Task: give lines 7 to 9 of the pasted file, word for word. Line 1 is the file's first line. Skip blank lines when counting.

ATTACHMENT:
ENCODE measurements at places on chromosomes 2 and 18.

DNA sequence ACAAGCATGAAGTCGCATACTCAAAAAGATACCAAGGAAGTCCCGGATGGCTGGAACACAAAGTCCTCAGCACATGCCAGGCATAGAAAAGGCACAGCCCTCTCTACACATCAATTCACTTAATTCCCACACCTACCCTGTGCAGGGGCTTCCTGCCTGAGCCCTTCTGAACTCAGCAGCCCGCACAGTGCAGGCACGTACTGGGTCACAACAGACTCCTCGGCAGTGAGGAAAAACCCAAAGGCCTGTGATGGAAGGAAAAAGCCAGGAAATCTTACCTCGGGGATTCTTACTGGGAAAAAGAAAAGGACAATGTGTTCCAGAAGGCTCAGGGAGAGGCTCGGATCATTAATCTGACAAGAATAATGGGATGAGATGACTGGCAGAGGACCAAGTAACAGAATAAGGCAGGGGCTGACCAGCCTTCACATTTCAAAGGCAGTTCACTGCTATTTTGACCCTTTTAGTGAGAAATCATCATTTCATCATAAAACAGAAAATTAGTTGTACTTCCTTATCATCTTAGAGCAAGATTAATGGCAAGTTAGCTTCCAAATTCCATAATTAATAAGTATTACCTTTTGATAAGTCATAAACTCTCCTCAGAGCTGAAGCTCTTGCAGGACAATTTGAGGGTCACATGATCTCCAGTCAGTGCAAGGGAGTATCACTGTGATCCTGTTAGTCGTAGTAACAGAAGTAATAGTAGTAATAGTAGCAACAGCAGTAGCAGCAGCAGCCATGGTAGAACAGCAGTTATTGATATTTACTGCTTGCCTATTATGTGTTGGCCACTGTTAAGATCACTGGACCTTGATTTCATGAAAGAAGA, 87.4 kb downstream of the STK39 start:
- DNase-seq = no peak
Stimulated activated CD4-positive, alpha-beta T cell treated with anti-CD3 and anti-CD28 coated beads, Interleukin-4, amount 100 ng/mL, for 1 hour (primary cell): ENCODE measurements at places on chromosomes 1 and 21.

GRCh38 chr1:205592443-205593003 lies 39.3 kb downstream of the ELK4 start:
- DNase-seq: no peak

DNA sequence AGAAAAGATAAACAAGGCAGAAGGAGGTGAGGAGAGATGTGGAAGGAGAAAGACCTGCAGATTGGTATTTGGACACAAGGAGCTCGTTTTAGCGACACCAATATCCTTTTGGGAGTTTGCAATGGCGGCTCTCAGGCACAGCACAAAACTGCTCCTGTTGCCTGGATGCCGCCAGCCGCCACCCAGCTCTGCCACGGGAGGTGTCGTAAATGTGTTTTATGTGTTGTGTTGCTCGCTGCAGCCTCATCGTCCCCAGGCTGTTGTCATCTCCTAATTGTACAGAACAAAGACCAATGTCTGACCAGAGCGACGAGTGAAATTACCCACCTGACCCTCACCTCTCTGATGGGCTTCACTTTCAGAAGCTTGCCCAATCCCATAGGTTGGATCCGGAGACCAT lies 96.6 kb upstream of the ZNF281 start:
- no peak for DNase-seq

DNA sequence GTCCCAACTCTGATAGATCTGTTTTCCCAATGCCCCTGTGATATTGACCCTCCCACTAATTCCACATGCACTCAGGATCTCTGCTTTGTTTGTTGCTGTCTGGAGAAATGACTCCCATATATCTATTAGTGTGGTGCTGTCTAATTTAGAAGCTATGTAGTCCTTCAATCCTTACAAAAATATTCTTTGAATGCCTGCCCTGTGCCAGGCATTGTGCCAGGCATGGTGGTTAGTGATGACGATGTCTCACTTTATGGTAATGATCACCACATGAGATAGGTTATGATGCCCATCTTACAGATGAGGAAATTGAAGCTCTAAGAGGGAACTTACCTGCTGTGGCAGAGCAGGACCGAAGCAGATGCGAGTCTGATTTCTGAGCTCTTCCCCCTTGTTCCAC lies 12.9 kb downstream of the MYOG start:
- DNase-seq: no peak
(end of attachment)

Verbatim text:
DNA sequence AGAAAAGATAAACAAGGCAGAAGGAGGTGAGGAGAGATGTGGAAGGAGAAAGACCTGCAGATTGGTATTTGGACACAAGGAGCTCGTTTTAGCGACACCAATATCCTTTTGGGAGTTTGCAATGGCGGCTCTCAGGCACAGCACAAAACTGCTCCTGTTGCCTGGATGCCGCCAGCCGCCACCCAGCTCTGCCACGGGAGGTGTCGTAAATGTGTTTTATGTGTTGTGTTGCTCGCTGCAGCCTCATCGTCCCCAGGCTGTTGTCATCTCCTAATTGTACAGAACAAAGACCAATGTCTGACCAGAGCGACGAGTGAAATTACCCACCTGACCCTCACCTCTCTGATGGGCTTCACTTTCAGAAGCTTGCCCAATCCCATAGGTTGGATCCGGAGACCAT lies 96.6 kb upstream of the ZNF281 start:
- no peak for DNase-seq

DNA sequence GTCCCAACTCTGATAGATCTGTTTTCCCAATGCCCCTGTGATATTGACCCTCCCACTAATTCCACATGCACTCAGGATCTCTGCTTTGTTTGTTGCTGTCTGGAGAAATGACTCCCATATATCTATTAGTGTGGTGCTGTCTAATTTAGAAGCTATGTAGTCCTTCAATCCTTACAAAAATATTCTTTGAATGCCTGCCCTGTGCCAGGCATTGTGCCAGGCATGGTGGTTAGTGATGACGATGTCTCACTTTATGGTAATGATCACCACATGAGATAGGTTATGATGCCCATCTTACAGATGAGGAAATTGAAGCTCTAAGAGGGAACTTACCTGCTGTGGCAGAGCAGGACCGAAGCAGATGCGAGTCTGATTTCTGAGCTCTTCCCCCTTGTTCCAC lies 12.9 kb downstream of the MYOG start: